On that notable September in 1965, hundreds of Filipino workers poured into the Community Hall — usually used for card games and pig roasts — and voted to strike. They were promptly evicted from their bunkhouses. Almost overnight, the hall became “a bivouac in a labor war,” wrote Frank Bardacke in “Trampling Out The Vintage: Cesar Chavez and the Two Souls of the United Farm Workers” (Verso, 2011).
There had been no love lost between Mexicans and Filipinos, historically pitted against one another to suppress wages or break strikes. Yet Mr. Itliong’s workers could not go it alone. He approached Mr. Chavez, then busy organizing the National Farm Workers Association.
Mr. Chavez made a momentous decision. “Cesar said, ‘We can’t scab the strike, we can’t cross it even though it might lose,’ ” Mr. Bardacke said in an interview. For the first time, Filipino and Mexican workers became “brothers,” eventually forming one organization — the United Farm Workers — with Mr. Itliong as a vice president, one of several Filipino leaders on the executive board. Mr. Chavez saw an opportunity to use nonviolent tactics to take the struggle beyond the Central Valley.
When Johnny Itliong thinks about his father, his favorite phrase, “By golly!” leaps to mind. Filipino Community Hall looms large, too: one of his earliest memories is of Joan Baez singing at a farm workers rally at the hall.
Going to school as a boy with grape growers’ children, he wore torn hand-me-downs — a constant reminder “that there was always a separation between white and brown,” he said.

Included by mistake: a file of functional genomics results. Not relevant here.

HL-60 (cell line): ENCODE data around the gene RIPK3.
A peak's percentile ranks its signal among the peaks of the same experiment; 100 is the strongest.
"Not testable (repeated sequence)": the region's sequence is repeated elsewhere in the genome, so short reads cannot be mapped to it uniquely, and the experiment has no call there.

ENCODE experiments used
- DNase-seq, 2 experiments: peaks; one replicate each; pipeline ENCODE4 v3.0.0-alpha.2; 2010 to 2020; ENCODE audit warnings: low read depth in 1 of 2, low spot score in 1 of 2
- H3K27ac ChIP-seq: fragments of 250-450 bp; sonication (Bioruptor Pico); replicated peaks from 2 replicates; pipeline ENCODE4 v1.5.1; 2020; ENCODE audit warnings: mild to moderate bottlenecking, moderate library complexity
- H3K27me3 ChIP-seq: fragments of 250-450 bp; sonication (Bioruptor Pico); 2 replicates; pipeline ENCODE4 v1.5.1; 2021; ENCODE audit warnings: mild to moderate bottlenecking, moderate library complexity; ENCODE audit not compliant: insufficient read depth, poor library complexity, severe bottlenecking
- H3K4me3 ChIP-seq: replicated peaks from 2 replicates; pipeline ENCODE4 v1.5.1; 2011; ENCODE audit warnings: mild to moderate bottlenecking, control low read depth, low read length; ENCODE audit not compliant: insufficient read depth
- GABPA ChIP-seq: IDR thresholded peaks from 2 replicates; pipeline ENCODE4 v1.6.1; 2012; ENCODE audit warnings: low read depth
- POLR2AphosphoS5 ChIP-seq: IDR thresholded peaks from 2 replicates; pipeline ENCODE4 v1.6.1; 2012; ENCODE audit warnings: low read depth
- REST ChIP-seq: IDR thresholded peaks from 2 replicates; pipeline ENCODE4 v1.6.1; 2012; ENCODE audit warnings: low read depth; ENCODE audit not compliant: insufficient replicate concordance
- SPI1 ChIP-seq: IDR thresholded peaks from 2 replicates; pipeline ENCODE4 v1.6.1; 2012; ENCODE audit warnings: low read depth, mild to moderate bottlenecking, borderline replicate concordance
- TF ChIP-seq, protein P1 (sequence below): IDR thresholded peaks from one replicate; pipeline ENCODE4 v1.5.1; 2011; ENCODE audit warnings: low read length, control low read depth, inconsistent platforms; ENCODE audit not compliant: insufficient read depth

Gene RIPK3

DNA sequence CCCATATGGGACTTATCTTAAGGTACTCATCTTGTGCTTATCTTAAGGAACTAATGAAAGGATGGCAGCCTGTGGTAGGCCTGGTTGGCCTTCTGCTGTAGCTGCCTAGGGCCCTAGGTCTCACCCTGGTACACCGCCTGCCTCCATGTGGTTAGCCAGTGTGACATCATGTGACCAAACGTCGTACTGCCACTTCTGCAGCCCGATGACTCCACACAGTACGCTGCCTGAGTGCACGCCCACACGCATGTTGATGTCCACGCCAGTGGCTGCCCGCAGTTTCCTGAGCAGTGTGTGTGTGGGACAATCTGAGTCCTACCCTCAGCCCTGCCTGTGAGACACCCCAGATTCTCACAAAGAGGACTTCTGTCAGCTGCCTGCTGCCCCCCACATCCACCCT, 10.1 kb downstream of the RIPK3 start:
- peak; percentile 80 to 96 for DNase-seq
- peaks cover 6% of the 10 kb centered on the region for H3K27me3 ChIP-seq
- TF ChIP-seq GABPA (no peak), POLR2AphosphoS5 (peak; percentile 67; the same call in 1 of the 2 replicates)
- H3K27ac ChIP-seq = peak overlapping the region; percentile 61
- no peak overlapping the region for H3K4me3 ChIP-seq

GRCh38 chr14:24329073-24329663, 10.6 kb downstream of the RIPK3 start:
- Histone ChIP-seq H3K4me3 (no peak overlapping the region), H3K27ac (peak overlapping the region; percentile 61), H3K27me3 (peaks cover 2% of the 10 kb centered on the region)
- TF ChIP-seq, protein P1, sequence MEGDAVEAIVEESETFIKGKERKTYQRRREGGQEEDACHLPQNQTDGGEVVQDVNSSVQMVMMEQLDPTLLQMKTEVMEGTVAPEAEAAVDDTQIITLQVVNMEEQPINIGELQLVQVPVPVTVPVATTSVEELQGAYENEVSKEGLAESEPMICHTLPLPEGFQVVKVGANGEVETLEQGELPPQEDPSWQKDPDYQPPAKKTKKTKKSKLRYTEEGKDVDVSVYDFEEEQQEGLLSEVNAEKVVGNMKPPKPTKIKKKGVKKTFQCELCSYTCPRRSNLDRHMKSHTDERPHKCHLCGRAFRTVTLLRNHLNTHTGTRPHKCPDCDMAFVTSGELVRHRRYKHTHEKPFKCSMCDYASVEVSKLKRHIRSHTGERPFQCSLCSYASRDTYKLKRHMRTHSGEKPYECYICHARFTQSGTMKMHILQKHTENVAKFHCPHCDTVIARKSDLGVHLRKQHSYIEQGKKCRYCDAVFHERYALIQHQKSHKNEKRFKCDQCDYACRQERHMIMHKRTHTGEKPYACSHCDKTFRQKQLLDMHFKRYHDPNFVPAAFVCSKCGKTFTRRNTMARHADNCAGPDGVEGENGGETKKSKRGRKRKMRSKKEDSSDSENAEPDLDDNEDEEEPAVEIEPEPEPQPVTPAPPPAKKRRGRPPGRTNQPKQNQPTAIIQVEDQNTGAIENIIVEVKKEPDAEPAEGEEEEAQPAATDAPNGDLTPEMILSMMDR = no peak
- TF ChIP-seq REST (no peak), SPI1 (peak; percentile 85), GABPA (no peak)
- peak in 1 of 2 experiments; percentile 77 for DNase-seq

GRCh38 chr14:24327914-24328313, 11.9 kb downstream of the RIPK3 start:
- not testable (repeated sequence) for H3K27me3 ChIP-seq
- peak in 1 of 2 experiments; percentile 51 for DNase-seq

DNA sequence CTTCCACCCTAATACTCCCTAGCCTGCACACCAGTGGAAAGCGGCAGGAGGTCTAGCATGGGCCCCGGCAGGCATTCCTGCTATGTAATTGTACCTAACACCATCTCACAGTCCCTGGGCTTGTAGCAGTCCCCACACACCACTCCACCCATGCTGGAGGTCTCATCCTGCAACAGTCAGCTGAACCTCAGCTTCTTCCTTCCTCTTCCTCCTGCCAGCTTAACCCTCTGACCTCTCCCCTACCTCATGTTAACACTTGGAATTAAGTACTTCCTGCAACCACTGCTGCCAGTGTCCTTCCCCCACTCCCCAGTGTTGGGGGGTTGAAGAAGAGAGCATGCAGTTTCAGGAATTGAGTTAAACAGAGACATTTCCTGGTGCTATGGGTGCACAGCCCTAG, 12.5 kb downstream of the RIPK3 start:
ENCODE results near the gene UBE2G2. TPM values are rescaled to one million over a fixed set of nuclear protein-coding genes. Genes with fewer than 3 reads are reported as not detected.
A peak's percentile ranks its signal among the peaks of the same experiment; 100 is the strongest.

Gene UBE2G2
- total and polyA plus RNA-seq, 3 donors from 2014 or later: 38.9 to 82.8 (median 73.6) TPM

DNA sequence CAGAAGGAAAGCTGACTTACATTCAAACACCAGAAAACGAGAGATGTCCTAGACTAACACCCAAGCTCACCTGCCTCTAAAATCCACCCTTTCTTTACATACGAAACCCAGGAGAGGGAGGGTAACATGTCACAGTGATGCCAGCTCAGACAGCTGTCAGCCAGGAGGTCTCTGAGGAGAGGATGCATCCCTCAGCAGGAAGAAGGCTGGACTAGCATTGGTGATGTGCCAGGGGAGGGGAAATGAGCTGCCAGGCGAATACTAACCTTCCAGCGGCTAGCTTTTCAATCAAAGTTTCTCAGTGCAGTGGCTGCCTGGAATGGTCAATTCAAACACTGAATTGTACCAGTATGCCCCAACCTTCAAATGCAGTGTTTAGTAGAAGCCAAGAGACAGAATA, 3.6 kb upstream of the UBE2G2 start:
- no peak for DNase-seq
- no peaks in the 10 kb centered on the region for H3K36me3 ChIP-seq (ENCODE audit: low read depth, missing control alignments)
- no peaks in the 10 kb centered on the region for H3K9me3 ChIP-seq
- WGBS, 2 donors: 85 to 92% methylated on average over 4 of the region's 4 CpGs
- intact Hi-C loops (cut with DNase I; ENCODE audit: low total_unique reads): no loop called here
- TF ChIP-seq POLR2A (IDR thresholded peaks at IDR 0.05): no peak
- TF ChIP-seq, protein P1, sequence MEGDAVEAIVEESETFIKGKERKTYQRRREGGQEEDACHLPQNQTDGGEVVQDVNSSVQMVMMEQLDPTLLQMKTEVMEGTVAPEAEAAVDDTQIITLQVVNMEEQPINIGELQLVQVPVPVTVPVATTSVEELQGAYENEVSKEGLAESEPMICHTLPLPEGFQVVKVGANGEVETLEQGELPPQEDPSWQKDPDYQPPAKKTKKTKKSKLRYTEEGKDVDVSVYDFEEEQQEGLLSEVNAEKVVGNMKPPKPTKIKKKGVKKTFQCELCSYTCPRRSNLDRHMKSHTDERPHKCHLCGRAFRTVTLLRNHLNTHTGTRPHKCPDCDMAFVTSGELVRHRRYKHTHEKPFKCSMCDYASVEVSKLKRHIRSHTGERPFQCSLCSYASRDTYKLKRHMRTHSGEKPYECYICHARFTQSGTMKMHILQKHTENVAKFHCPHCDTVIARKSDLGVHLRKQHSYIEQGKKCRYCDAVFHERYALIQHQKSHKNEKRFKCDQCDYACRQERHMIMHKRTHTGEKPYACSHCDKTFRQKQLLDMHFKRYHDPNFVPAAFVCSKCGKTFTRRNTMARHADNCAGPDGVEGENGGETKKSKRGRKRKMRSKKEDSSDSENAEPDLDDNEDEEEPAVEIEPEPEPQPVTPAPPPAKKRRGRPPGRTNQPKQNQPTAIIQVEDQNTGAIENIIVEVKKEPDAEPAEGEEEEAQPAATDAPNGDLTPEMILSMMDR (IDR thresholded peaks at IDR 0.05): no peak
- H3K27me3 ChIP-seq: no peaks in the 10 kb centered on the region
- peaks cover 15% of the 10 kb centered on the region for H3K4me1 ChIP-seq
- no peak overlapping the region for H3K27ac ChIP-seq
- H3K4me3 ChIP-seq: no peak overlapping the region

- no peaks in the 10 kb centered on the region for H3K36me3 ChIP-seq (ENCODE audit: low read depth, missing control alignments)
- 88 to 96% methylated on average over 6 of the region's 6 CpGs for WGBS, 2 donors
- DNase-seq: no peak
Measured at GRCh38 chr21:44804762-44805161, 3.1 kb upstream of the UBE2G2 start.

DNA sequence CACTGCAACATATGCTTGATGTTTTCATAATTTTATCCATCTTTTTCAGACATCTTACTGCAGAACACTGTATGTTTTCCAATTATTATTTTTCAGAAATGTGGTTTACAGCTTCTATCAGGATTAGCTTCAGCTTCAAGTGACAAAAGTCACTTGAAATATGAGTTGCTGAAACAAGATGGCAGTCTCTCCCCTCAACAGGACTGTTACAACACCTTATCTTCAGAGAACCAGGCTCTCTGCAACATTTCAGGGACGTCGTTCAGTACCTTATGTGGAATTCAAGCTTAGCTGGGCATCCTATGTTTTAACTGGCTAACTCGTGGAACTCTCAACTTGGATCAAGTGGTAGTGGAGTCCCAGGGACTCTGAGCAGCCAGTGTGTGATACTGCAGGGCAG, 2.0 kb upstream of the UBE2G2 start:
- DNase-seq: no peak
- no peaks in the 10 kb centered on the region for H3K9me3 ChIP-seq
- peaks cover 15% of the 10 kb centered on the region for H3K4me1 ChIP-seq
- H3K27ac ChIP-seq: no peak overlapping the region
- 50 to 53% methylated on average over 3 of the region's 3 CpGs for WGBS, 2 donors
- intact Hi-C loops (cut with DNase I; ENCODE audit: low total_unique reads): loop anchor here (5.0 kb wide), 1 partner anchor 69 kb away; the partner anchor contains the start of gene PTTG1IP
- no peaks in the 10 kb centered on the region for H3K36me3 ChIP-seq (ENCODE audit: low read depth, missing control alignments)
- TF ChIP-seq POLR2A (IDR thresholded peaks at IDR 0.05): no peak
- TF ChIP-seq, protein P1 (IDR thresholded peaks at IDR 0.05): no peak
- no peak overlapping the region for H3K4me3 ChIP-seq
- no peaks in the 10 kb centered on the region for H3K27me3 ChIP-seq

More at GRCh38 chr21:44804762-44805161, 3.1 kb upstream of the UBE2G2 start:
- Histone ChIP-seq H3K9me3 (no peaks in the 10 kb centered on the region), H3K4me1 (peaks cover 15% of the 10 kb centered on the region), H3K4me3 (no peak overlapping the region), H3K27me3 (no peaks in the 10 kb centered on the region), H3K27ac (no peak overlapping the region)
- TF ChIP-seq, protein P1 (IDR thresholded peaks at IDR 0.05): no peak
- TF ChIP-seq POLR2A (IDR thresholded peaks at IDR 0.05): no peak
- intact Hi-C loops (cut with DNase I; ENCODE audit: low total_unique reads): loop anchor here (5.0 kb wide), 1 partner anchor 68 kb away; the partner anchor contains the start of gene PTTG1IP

Larry Itliong married six times in all; his son was 2 years old when his parents divorced. He resigned from the U.F.W. in 1971, unhappy with the direction the union was taking. In Delano, there is no Larry Itliong School, no Itliong Park or Drive. The only official recognition is Larry Itliong Day in Los Angeles County — Oct. 25 — a small victory on a son’s lonely quest to have his father’s contributions recognized.
At Filipino festivals and events, Mr. Itliong erects homemade displays about his father, motivated by his son Aleks, 4, and daughter Angela, 2. He is trying to raise money to place a simple bench beside his father’s grave.
In Delano, where nearly one-third of the 50,000 residents are of Filipino descent, the community hall remains a spiritual hub, a place where pork adobo is served along with the turkey at Thanksgiving.
The building is considered one of the six most historically significant sites of the farmworker movement, said Martha Crusius, a planning chief for the National Park Service, which hopes to include some sites in Delano if Congress approves a proposed expansion of the Chavez national monument. Another farmworker landmark is the 40 Acres, the original U.F.W. headquarters with a health clinic and other services, where Mr. Chavez held his first hunger strike.
The site includes Paolo Agbayani Village, a retirement home built by volunteers for aging Filipino manong, who had no families and nowhere to go. They channeled their yearning for home into a garden, putting up a fence of dried-palm fronds and planting beans and bitter melon.
The last Filipino occupant died several years ago, but there are plans by the Cesar Chavez Foundation to re-create the garden to honor Filipino farm workers.
Jay Tamsi, president of the Filipino Community of Delano, said the group would like to open Filipino Hall to visitors, with Park Service help. “The people are proud,” Mr. Tamsi said. “It’s a monument within their hearts.”